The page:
A time to mourn, and a time to dance. ECCLESIASTES 3:4 ESV 

The room sat full of people busily drinking their specialty coffees and eating delicious food. Off to the side, a duo played violins. The mood rang festive as smiles and laughter dotted life’s canvas with delight. That’s when I saw her. A young girl, not more than four. She danced in the middle of the room, never wasting a move.  Every beat. Every tune. Every chorus. She just kept dancing, oblivious to the hustle, bustle, and activities all around her. Her parents sat off to the side, smiling whenever she looked their way. Watching her made me want to dance too. I’m sure it made a lot of us want to.  But, sigh, we adults drank our coffees and stayed put.  

We can learn a lot from kids. Did you know that dancing can be a form of emotional healing? Dancing falls into a category known as “somatic therapy.” Somatic therapy seeks to work stuck energy through your body to release it. You do this in a variety of ways like dancing, running cold water through your hands, jumping, stretching, or holding your breath for a number of seconds and then letting it out. Anything that helps you focus on movement in your body can help your emotions move through you.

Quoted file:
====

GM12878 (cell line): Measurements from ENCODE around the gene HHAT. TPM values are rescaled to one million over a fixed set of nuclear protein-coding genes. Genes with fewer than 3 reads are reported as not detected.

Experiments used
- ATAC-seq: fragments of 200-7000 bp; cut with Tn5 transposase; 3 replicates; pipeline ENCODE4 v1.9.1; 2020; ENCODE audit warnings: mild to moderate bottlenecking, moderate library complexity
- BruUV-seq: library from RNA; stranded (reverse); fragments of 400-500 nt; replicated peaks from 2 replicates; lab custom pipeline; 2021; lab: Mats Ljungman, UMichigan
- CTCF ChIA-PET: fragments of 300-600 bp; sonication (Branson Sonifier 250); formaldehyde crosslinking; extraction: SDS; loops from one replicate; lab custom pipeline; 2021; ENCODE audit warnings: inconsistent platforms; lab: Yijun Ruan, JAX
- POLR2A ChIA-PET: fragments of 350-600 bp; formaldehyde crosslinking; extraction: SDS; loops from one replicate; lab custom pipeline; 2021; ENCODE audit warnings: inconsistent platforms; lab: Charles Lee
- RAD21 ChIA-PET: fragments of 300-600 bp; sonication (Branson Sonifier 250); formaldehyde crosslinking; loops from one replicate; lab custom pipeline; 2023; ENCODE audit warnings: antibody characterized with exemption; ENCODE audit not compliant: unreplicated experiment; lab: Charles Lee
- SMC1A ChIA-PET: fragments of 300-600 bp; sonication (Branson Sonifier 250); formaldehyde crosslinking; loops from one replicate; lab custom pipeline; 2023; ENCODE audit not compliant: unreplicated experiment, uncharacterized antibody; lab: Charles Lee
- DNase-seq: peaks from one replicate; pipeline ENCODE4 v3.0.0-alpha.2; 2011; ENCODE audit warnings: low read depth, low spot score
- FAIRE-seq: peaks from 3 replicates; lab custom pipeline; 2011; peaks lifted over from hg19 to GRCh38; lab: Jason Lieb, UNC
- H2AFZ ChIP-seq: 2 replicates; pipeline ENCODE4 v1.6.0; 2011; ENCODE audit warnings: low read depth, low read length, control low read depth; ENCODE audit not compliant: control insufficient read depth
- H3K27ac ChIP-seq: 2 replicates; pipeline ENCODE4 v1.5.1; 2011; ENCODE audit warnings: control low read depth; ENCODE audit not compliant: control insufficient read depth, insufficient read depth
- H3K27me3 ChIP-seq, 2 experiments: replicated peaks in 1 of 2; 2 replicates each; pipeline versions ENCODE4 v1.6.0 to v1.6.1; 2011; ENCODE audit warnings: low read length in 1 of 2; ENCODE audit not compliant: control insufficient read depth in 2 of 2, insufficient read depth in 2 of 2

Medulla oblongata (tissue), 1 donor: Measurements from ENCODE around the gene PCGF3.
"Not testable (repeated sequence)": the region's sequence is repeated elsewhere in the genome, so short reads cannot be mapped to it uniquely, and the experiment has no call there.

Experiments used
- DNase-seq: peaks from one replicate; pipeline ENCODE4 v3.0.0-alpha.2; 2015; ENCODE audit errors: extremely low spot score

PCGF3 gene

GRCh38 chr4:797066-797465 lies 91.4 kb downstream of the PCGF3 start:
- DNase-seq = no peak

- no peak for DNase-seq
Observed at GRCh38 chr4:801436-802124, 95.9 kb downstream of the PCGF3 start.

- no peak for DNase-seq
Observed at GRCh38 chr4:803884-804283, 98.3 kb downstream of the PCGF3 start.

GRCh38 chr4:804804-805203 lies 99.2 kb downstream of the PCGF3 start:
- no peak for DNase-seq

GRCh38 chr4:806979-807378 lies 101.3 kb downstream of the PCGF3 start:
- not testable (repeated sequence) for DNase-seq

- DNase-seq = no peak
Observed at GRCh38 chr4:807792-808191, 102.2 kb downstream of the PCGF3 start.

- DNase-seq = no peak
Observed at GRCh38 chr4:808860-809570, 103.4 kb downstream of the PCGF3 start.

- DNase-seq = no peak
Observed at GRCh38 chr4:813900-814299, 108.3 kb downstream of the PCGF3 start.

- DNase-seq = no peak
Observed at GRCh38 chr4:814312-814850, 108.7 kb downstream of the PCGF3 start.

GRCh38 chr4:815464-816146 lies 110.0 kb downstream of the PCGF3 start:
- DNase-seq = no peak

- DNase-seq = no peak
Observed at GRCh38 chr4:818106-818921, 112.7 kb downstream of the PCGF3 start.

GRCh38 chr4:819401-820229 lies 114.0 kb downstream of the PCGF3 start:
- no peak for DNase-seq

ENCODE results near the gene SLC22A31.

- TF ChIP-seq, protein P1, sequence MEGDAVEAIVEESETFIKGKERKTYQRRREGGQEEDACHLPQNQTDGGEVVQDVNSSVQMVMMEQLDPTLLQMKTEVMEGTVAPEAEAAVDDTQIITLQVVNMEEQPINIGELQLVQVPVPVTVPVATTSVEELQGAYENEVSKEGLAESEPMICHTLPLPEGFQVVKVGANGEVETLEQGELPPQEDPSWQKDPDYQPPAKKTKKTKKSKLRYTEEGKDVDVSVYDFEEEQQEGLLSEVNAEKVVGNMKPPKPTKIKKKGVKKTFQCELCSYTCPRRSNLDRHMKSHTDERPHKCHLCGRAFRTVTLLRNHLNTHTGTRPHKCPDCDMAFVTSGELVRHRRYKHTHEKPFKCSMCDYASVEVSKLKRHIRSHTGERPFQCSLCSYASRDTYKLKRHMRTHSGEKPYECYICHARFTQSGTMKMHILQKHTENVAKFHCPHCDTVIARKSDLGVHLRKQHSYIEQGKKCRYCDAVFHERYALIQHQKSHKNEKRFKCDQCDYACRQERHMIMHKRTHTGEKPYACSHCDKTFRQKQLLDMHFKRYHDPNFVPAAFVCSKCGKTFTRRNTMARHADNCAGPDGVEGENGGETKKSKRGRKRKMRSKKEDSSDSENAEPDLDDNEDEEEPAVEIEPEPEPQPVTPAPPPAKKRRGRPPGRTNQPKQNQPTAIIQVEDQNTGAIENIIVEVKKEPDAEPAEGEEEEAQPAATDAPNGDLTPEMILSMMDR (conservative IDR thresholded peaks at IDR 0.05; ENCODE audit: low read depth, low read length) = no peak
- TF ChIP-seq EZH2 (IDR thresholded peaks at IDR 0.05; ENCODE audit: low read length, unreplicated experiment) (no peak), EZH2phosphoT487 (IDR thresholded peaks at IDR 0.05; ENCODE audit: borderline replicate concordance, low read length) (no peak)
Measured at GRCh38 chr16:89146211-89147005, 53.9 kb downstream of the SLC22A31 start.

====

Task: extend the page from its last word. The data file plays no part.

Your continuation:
If you’ve ever seen a wildlife documentary where they used a stun gun to temporarily immobilize a dangerous animal in order to tag or treat them, you’ll recall the animal shaking when it wakes up.  They shake their legs, head, and entire body. This is because the adrenaline once coursing through their body during the chase became stuck during immobilization. Stuck adrenaline needs somewhere to go. If too much of it remains in a body, it becomes harmful. Thus, the animal shakes itself to release it.  

This is where we get our phrase “shake it off.” You’ve probably heard that phrase at least once when you experienced a difficulty or even a small injury. It’s actually a biologically accurate statement. To shake—dance—shuffle and essentially work with your body is to move stuck emotions and chemicals through you so they don’t accumulate, creating harm.  

In fact, our word “emotion” comes from the Latin word emovere. This literally means “to move out” or “to move through.”  Emotions were never intended to become stuck. Like water standing stagnant, you’ll develop emotional fungus and bacteria if you don’t accept them and move them through. Emotional bacteria manifests as bitterness, fear, shame, blame, doubt, and more. Ecclesiastes 3:4 lists dancing directly after mourning. That’s deep wisdom. Movement heals. A sedentary lifestyle can lend itself to increased emotional stress. Intentional movement helps replace grief with peace and presence. Whether it’s a hike or a jig, it’s important to intentionally move your body as you work through emotional healing. 

Jesus, inspire and empower me to dance more. Amen. 

This is an excerpt from It’s All Good: 90 Devotions to Embrace Your Now by Heather Haira devotional now available on DaySpring.com. Shop all books, journals, and devotions from DaySpring here.